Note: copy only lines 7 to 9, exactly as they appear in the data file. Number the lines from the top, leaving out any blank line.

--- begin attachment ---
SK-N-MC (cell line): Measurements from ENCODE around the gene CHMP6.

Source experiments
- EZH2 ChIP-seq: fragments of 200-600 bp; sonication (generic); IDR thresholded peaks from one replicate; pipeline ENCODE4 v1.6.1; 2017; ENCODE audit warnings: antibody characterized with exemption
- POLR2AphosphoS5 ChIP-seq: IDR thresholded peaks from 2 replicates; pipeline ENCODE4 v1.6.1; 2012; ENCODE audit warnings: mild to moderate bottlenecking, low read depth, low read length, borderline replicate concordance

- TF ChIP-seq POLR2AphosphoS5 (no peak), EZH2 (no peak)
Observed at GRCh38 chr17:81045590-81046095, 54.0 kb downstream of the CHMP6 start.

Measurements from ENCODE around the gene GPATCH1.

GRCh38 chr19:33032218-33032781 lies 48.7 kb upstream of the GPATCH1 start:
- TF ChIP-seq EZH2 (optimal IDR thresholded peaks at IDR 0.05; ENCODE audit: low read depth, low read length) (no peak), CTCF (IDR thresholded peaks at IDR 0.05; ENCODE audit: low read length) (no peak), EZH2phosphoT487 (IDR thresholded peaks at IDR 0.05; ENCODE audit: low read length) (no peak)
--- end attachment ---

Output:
Measurements from ENCODE around the gene GPATCH1.

GRCh38 chr19:33032218-33032781 lies 48.7 kb upstream of the GPATCH1 start:
- TF ChIP-seq EZH2 (optimal IDR thresholded peaks at IDR 0.05; ENCODE audit: low read depth, low read length) (no peak), CTCF (IDR thresholded peaks at IDR 0.05; ENCODE audit: low read length) (no peak), EZH2phosphoT487 (IDR thresholded peaks at IDR 0.05; ENCODE audit: low read length) (no peak)